How nanoparticles could cure coronavirus disease

Gold Nanoparticles

Several research works are ongoing on the coronavirus disease also known as COVID-19. With over 750,000 cases and almost 37,000 deaths, the world continues to bear the impact of the deadly pandemic. There is no vaccine available neither is there any standard antiviral treatment to treat the virus although some drugs such as chloroquine and remdesivir have shown positive effects against the virus but they are yet to be approved by the W.H.O as more research is still required to determine the long term effects.

How Nanoparticles work?

Nanotechnology breeds a form of hope as current research suggests nanoparticles can be used to cure COVID-19. According to Thomas Webster, a Northeastern chemical engineering professor in the United States who specializes in nano-scale medicine and technology, he proposes that particles of similar sizes that could attach to SARS-CoV-2 viruses, disrupting their structure with a combination of infrared light treatment. These nanoparticles cause a structural change would inhibit the ability of the virus to survive and reproduce in the body.

Nanotechnology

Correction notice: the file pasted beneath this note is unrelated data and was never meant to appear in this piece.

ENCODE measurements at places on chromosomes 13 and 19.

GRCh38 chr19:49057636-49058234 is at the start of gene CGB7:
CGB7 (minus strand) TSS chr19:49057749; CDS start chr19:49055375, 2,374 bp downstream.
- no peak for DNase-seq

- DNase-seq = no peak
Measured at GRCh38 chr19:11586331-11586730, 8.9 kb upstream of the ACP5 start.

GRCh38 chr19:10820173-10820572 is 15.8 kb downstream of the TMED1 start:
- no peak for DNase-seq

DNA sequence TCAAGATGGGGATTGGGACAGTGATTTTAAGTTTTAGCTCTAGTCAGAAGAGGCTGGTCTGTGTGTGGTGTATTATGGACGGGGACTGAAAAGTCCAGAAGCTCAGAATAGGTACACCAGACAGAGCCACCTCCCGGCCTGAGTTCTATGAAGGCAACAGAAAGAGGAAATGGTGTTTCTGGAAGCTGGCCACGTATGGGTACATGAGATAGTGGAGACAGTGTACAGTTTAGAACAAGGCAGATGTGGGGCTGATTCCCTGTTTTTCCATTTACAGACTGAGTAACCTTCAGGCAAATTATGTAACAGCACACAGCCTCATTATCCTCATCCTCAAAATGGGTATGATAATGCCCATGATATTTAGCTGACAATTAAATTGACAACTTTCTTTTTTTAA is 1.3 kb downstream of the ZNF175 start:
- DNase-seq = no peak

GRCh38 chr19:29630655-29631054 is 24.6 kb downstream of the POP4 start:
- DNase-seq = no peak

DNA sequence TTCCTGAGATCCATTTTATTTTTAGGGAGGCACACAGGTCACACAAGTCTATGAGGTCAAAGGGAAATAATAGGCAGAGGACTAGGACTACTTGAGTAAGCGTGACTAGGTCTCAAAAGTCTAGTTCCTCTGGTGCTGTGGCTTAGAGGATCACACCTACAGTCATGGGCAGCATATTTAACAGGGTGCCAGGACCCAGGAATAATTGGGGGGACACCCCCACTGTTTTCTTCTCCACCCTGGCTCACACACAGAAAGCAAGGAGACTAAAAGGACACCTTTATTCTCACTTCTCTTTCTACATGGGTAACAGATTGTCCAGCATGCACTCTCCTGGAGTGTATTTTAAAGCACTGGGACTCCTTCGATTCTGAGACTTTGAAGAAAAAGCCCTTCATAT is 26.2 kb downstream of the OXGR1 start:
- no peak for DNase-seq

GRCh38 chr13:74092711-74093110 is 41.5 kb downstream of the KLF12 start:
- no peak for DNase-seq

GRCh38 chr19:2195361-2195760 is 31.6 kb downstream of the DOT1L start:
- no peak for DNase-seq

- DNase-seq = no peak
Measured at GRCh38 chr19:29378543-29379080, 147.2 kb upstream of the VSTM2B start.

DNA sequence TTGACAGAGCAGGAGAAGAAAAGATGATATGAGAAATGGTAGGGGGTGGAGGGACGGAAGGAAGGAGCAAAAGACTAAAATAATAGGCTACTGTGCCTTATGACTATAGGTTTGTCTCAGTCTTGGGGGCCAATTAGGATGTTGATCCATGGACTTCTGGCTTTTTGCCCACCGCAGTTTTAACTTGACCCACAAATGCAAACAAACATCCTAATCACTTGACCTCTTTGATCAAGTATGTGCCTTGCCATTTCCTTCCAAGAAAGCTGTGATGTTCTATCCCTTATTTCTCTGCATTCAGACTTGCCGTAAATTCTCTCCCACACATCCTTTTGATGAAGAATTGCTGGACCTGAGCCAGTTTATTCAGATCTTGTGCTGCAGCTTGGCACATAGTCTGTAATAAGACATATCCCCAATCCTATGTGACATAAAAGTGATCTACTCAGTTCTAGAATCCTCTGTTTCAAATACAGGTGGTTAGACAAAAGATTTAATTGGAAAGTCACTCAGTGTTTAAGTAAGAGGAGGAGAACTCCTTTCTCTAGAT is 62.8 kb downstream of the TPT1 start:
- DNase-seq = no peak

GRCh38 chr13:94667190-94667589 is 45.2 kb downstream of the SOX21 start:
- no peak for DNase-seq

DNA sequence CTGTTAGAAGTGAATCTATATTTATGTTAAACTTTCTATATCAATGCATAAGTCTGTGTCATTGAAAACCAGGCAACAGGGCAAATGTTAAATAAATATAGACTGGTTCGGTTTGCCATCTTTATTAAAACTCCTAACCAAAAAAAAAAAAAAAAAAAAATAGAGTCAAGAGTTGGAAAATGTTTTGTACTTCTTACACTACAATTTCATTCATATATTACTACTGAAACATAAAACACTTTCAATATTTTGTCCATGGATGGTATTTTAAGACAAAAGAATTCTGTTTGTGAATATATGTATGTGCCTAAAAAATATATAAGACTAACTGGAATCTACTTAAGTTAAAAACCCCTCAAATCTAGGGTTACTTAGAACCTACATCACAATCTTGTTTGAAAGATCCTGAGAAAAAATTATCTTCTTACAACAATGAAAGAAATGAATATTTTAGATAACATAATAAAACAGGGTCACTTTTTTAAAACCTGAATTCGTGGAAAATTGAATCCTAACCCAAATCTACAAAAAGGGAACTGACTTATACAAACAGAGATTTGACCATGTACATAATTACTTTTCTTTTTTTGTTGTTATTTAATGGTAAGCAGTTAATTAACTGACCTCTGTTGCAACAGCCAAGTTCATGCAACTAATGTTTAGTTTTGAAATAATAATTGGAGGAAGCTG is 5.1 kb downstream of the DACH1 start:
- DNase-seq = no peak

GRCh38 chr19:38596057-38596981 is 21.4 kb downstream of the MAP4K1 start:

Nanoparticles as the name suggests are extremely small particles that can move through the body system without interrupting body functions. This research is known as theranostics which combines diagnosis and therapy into a combined treatment of detection and therapy. To develop nanoparticles specific to treating COVID-19, they need to first understand the structure and sequence of the virus to be able to neutralize the virus. In Thomas Webster words, “You have to identify what we need to put in our nanoparticle to attract it to that virus”. Nanoparticles can disable the viruses on contaminated surfaces before entering the body making them inactive.

Effects of Nanoparticles

Nanoparticles in the bloodstream

One of the major concerns associated with nanoparticles is that due to their tiny sizes, they are extremely permeating that they can seep through to delicate parts of the body. A problem which Webster says can be tackled with iron oxide. Iron-based particles can be directed with magnetic fields to target specific organs of the body in this case, the focus is on the respiratory system. Although, there is no certainty as to if it will be approved as the long term strategy is to develop

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